Stephen Monger was born in Basingstoke in 1972. His first experience of photography was from family holidays recording his impromptu piles of stones he created on beaches. This unknowing ‘land art’ could be seen as an early foreshadowing of his approach to the medium, that involved the staging or making of things for the act of photographing.
On completing postgraduate education in Derby, UK in 1998, and securing space at Banks Mill Studios in the city, he embarked on a series of large scale photographs (1200x1400) of cardboard gallery interiors. These photographs focused on the gallery fittings as monumental art in themselves, and where shown under the title of Switches and Other Works. The work was selected for East International in 2002 by Lawrence Weiner and also exhibited at the Lisbon Photography Biennial VIII in Portugal 2004. The idea of a ‘switch’ goes to the heart of photography’s ability to stand in for something, and the making of a substitute in cardboard performs a transformation into a further reality.
In 2006 he moved to the west of England, and embarked on a body of photographs which became the touring exhibition Urban Documents for the Architecture Centre, in Bristol. It looked at the process of change within the form of buildings that had been converted, extended or developed over time, and in doing so had produced unique urban sculpture that embedded its own history. These documents of change were sometimes created by individuals with their own architectural visions and others where as a result of wholesale re-development as an area became redundant. One such area was the Victorian mansions in Weston-super-Mare that were divided up into flats in the 1930s, by adding external staircases. The work combined documentary photographs and those shot in the studio. Cardboard models were used as a way of unifying forms and tones, and emphasising detail that was otherwise inaccessible.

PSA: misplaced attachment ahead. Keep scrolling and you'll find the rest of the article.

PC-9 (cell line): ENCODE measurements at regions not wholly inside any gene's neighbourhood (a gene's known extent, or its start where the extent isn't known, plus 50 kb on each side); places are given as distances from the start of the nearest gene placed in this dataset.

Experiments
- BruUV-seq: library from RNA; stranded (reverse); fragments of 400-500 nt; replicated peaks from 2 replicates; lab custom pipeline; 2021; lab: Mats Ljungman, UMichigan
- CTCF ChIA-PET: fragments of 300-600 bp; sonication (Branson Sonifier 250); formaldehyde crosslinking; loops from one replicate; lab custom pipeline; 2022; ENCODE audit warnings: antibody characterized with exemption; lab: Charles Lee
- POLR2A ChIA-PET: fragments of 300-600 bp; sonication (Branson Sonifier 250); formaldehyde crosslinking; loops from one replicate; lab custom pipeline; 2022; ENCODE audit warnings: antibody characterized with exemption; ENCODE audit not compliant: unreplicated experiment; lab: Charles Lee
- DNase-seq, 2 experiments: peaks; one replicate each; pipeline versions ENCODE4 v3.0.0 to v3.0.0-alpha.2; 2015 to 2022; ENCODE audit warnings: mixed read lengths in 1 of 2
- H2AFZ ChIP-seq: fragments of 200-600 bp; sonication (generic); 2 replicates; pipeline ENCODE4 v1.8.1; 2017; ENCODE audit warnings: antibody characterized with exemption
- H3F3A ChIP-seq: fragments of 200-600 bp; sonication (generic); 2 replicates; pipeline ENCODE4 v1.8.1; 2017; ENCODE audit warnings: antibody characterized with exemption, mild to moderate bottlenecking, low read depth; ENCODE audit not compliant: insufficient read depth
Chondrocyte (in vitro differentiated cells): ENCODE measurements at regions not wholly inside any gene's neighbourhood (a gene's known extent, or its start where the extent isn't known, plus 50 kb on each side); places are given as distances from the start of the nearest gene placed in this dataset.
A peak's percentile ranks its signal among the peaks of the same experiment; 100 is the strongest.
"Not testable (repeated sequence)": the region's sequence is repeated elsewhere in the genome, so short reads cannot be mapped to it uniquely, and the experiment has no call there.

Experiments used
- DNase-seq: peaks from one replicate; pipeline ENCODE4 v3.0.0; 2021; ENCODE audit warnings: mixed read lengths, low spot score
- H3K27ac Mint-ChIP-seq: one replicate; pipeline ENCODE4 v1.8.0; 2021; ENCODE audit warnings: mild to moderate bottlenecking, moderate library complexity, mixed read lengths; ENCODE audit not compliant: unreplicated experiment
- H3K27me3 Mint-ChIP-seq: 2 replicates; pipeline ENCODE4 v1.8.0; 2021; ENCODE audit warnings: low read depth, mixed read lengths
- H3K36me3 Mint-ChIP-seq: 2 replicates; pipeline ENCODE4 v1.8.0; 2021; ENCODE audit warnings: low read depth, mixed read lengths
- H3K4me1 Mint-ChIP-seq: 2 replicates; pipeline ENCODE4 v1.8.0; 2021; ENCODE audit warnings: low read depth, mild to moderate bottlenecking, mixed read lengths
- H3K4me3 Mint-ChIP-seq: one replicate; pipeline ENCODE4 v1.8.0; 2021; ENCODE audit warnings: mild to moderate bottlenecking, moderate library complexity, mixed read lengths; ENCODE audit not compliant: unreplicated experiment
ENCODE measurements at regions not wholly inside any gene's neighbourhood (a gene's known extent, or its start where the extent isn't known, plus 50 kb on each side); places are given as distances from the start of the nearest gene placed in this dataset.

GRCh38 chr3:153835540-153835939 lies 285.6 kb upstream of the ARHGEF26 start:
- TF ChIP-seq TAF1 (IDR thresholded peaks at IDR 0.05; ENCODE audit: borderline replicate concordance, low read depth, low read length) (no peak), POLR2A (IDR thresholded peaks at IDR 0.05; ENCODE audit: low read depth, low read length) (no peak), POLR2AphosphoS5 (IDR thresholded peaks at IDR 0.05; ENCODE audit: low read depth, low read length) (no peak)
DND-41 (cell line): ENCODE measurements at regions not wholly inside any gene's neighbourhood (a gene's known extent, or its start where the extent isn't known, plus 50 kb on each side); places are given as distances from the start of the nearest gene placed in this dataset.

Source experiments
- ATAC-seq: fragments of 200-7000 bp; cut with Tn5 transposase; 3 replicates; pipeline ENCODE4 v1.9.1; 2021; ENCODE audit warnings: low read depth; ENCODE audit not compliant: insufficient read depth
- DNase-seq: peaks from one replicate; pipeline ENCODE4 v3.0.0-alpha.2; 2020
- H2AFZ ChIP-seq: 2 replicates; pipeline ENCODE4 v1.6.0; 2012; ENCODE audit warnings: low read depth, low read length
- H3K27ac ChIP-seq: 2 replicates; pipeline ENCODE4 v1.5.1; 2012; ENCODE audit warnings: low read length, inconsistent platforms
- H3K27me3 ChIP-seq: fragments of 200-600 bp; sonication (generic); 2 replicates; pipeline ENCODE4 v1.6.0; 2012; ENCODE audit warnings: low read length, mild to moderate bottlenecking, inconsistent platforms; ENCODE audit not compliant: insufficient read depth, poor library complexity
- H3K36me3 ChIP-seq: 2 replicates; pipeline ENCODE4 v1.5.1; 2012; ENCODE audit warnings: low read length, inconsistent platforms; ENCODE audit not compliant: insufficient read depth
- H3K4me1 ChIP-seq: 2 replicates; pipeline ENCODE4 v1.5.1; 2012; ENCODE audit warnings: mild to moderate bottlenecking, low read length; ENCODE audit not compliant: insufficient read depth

Since 2008 he has been documenting aspects of the regeneration of Weston-super-Mare seafront. This was a period of uncertainty with the global banking crisis and subsequent recession, and had a visible effect on the content and aesthetic of his photographs that favoured darker mono tones. One significant event from this time informed a new series of work later called Weston Phoenix. The Icelandic volcano ‘Eyjafjallajökull’ erupted in April 2010, sending a large amount of ash into the atmosphere effecting air travel, but also creating intense sunsets. This deadly, but beautiful event coincided with a number of hotel fires within the town. The themes of regeneration and fire, either real or metaphorical, were linked in a series of photographs, some cardboard models shot in the studio with orange light and smoke, and others shot on location.
In 2012 he was awarded a commission from the Phoenix Gallery in Exeter and the Centre for Additive Layer Manufacture (CALM), at the University of Exeter. This was used to produce some 3D prints of building fragments in white nylon. One later development stemming from this commission utilised the process of digital file making to make a series of 2D digitally drawn c-prints. These prints were of demolished hotels from Weston drawn in outline and informed by archive photographs.
The idea of change whether through events that are: social or political; local or international; catastrophic or evolving; and how they are made visible within the fabric of our world remains a predominant theme within his practice.